Real Road Food

Good company in a journey makes the way seem shorter. — Izaak Walton

When I was planning this mega trip I talked about Road Food…a class of dining that has its own rules and favorites, as distinct from food eaten routinely at home. In my mind, road food is further defined as that which is eaten in the car as distinct from food eaten while on a road trip. This means to me that, unless it is an emergency, any full meal is eaten indoors, not in the car. The first rule for me is that drive through ordering is only for pelting rain, dodgy surroundings or desperation from a lack of open restaurants. This doesn’t mean Burger King, Subway or Wendy’s are off limits, it just means I park the car and go inside to sit at a table. Of course, what one plans and what really happened are miles apart.

The trouble was that the differing rules for dining in this still lingering Covid time meant that many times indoor dining was prohibited. What I suspect is the chain fast food restaurants may have hidden some labor cost savings by using the rules as cover. I particularly think McDonald’s did this as they had all indoor dining closed even in states where it was permitted. Hence, I have chosen to no longer eat at that chain. I realize that this is no real sacrifice though it makes me feel good as if I am sticking it to the man!

The net result was that finding a place to eat lunch became a true treasure hunt each day. I did find some nice places in the small towns that were the local gathering places and got some really good food (perhaps a third of the days) but many days I just snagged a snack or a premade sandwich from a gas station convenience store and sometimes I got my fast food and took it somewhere to sit in the shade at a park or rest area.

Breakfast was another hit and miss meal. In years past, most mid-priced motels offered a breakfast as part of the price for the stay, but with Covid protocols few were still offering them. As a result, my default was Grandma’s Oatmeal Raisin cookies (occasionally substituted with Little Debbie Oatmeal Crème Pies which are two soft oatmeal molasses cookies sandwiched around a layer of sweet and gooey vanilla cream filling) and Gatorade for the road. Actually, it wasn’t a bad thing, being filling and easy.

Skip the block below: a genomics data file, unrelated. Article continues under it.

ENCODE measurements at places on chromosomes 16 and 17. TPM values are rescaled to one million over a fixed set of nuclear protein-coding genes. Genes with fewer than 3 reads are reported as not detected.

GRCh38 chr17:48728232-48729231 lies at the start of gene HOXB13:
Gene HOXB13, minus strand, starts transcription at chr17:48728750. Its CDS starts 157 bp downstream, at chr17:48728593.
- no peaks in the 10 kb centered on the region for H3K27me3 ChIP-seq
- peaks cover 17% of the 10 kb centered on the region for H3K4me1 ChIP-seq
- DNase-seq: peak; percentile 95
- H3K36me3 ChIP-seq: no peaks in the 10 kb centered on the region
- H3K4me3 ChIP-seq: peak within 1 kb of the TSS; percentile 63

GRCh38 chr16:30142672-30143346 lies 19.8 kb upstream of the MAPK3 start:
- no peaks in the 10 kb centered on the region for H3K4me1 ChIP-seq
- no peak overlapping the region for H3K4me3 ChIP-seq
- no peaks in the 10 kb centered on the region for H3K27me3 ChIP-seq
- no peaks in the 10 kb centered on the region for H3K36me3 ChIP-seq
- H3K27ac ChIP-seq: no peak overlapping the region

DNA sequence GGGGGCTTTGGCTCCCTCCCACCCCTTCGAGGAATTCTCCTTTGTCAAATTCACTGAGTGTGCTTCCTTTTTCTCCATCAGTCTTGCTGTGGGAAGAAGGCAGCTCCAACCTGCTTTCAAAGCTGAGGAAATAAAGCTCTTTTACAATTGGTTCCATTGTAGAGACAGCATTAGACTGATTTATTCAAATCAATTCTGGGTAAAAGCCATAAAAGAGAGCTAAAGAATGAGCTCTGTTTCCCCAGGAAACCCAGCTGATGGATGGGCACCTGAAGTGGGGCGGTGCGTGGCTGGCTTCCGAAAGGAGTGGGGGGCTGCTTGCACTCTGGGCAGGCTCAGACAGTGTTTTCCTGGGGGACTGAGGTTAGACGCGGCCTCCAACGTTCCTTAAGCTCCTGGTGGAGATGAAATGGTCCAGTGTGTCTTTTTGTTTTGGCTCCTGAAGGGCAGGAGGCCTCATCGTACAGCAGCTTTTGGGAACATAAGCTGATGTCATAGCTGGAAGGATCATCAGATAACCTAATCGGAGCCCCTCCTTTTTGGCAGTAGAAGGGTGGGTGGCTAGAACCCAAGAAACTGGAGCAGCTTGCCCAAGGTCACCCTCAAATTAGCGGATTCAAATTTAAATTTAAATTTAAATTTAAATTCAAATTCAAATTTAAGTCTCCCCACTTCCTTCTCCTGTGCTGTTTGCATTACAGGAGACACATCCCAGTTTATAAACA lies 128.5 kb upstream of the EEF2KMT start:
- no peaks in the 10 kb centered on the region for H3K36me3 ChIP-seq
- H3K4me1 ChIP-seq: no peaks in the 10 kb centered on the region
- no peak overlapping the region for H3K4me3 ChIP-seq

Then, to supplement, I had snacks and they should be special snacks one doesn’t usually have at home. While Ann sent me off with a can of cheddar Easy Cheese (I refer to this as hydraulic cheese for obvious reasons) and Frito’s Scoops, these were saved to share with my peers along the route. It wasn’t until I got home that I had some by myself. And, on day 7 my sister Cynthia gave me a party size (38 oz.) package of Peanut M&M’s on which I nibbled but still had almost half the package when I got home.

Usually for dinner I would walk to a local restaurant recommended by the motel staff and have a good meal. These varied from a fine steak dinner in Colorado, to crab cakes in Virginia, to wonderful fresh fish in Florida and the best Mac and Cheese with pulled pork I have ever had in Indiana. Add in a few Mexican dinners and one night of Chinese and I had a virtual United Nations worth of food for dinner. There were two nights where the only option was the local Subway, but that was OK too…it was all I needed.

Add an occasional Almond Joy, Snickers or Butterfinger bar and I was all set. And, that, my friends, is how I kept myself nourished and alert to any road condition I might encounter!

About Me

Hi, I’m Ross and I’m a tripoholic. I love driving especially in my old cars and then writing about the adventure that always follows. I’m old enough to know better but that doesn’t stop me. If you like stories of the road, every word true no matter how far fetched it may seem, then grab a beer or a cup of coffee and join me!

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